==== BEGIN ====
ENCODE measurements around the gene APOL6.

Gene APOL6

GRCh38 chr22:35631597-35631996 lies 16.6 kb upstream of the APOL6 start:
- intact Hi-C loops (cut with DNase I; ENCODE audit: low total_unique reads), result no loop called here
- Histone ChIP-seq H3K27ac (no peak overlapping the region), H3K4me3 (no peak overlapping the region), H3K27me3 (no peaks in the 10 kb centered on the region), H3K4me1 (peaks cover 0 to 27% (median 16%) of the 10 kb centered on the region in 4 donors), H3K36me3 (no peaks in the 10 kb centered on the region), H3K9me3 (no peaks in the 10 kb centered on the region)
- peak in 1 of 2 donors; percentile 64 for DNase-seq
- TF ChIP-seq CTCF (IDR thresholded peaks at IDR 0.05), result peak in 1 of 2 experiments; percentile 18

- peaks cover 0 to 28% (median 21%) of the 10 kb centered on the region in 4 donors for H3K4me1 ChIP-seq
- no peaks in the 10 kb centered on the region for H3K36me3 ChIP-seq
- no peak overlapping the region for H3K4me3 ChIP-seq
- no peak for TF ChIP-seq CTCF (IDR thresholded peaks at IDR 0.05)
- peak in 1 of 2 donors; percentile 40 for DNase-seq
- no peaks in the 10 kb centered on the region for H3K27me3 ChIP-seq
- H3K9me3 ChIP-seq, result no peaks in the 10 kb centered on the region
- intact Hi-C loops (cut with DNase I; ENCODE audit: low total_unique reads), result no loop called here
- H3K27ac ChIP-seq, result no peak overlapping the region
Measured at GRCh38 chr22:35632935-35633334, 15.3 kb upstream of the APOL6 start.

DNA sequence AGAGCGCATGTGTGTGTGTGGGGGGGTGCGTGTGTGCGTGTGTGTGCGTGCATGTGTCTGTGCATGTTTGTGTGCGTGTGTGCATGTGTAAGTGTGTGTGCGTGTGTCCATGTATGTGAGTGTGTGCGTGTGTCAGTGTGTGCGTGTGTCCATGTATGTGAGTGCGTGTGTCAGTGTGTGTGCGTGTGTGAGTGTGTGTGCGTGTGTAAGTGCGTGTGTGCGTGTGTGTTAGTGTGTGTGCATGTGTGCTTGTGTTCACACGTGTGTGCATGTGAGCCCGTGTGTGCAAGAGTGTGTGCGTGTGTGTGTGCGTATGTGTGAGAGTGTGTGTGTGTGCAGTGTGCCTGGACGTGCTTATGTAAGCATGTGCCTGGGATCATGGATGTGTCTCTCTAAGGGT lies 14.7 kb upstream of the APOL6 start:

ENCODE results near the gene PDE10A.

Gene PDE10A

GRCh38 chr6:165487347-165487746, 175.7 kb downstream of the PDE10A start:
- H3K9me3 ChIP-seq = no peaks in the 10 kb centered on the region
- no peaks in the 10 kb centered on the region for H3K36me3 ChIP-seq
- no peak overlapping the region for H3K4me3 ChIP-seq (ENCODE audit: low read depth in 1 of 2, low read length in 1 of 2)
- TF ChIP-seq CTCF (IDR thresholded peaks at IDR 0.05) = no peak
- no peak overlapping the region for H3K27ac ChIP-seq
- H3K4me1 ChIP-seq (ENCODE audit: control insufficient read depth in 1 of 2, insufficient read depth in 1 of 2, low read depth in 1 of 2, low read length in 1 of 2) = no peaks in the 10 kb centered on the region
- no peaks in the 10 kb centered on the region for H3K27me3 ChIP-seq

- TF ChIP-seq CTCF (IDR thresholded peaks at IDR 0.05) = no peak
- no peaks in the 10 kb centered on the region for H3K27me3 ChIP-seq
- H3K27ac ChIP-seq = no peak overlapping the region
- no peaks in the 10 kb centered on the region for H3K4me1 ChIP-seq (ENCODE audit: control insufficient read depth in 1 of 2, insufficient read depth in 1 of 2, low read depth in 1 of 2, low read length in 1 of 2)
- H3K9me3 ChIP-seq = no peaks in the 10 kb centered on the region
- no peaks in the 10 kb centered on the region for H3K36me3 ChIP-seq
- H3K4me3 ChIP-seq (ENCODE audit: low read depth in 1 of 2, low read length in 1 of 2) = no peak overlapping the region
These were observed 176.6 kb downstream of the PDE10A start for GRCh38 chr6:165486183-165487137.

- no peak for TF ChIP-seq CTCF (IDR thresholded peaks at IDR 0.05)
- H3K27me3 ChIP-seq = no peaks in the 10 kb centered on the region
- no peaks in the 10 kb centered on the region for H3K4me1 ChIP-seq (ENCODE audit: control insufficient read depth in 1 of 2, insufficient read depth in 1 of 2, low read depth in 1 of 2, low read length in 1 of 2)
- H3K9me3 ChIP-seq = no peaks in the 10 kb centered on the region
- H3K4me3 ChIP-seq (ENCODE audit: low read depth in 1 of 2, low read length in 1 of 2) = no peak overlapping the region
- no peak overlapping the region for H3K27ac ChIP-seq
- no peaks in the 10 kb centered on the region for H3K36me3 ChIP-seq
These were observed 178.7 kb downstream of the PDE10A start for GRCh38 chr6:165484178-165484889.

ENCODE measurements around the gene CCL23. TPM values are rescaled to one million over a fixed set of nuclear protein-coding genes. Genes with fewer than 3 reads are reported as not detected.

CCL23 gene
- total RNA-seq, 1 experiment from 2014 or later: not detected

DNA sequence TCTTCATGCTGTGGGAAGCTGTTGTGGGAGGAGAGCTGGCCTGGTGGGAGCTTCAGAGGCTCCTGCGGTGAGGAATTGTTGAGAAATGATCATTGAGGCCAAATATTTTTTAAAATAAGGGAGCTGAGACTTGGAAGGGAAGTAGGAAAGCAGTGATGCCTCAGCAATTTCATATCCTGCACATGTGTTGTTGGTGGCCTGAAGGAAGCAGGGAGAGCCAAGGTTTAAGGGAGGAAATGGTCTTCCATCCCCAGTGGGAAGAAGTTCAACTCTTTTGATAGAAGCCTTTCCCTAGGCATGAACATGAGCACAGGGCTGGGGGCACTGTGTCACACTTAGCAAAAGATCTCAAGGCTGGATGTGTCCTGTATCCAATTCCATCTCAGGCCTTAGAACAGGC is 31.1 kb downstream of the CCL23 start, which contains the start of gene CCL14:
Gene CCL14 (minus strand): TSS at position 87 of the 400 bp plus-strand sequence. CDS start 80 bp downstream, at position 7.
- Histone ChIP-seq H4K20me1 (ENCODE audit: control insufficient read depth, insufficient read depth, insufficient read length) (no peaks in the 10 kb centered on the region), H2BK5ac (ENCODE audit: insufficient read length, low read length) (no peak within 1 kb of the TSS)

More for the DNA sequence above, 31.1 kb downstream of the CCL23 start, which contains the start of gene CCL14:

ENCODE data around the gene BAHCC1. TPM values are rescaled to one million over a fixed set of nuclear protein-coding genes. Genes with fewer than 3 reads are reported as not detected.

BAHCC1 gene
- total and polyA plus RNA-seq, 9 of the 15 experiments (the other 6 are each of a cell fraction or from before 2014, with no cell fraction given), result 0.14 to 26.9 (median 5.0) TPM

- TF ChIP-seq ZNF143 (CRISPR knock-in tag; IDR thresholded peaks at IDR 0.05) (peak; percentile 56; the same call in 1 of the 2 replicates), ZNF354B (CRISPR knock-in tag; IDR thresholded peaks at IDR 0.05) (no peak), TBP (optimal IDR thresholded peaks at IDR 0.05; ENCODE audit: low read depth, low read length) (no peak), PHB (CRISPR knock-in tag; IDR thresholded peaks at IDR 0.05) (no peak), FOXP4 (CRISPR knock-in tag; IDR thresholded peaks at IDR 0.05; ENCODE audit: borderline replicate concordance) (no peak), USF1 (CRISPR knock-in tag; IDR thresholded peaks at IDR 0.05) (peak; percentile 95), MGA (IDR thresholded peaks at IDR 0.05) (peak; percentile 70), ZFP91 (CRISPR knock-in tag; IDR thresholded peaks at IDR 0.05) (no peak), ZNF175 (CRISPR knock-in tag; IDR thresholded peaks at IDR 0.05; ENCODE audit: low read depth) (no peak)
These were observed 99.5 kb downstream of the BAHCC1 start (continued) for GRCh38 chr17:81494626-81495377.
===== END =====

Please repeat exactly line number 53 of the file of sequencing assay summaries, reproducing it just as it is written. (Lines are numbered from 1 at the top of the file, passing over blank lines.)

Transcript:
BAHCC1 gene